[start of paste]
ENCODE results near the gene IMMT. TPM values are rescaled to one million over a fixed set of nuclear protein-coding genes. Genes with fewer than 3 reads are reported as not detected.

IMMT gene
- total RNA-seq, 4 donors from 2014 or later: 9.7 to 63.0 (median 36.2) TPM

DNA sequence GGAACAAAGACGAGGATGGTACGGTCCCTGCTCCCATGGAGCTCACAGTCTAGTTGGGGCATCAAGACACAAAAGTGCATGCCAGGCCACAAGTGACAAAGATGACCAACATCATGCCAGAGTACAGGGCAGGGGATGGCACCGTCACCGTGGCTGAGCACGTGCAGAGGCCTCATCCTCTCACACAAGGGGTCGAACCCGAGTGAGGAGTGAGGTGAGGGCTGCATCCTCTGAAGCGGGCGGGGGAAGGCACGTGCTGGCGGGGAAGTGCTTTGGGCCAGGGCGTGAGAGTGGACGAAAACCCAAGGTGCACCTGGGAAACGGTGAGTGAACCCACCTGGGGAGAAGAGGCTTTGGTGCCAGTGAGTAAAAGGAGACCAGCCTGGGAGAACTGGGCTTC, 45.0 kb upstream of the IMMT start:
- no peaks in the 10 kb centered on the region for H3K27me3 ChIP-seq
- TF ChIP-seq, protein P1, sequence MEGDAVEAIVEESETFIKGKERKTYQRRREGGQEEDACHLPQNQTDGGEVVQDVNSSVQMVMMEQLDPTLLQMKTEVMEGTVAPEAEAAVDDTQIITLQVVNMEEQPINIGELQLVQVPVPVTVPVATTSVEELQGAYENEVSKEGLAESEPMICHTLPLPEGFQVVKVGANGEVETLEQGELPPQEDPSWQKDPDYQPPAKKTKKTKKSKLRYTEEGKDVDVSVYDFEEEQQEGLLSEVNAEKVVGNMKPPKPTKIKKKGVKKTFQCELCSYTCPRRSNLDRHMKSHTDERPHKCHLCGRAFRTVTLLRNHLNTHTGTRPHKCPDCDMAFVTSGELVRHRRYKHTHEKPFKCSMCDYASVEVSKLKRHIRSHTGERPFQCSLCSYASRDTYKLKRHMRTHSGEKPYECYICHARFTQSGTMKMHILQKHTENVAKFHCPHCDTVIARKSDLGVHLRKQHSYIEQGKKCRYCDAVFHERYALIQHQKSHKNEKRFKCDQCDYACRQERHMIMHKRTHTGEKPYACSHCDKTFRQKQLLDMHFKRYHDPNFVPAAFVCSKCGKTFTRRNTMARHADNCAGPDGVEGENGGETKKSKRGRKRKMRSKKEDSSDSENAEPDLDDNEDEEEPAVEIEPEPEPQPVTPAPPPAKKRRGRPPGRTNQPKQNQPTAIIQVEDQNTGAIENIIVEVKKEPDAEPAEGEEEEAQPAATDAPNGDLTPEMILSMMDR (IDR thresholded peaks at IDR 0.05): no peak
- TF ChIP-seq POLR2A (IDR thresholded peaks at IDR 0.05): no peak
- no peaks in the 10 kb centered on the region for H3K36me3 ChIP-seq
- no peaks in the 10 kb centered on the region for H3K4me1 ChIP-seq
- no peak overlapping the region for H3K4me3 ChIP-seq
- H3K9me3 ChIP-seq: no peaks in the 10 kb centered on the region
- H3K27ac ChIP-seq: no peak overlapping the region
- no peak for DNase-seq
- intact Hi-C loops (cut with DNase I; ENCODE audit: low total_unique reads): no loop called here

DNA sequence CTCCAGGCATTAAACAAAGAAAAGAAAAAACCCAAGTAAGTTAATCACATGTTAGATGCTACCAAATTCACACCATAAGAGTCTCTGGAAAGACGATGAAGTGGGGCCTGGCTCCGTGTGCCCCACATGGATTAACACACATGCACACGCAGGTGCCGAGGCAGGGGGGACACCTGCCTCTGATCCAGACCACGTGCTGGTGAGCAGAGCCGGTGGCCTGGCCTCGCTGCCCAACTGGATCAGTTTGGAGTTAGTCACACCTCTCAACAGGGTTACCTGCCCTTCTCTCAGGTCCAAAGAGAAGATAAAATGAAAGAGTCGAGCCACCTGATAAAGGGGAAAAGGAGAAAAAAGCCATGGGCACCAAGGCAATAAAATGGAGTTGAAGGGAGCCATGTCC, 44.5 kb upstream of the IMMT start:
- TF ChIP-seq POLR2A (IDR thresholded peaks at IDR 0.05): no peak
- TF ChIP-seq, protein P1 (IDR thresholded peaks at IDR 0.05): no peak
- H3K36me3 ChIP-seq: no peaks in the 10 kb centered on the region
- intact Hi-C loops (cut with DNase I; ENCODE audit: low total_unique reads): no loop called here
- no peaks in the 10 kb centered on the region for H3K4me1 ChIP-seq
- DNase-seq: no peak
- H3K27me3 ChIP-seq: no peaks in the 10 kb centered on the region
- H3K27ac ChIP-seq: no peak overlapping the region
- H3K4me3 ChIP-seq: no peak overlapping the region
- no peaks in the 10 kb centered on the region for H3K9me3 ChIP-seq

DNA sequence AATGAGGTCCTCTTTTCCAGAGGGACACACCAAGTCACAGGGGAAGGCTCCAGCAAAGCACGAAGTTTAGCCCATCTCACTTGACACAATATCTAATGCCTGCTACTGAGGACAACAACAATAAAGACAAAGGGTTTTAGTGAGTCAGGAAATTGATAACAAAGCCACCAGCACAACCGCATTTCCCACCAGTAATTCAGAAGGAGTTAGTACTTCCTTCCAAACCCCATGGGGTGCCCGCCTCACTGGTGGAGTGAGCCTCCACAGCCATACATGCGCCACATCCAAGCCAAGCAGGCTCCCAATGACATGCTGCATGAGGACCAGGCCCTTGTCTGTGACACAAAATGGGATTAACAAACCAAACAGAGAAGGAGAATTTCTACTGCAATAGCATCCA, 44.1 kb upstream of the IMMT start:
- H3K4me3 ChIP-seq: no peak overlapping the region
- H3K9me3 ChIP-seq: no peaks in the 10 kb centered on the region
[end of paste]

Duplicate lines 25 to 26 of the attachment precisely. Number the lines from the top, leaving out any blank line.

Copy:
- no peaks in the 10 kb centered on the region for H3K9me3 ChIP-seq

DNA sequence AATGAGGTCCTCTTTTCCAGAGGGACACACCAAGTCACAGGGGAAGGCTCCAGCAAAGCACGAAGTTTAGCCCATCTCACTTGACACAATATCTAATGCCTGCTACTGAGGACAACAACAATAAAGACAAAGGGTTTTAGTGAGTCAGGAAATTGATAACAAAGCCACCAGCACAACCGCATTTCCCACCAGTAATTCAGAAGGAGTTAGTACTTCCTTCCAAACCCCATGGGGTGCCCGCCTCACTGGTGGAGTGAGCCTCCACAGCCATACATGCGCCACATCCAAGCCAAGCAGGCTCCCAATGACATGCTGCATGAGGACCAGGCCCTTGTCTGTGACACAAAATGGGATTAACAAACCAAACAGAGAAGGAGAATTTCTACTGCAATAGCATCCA, 44.1 kb upstream of the IMMT start: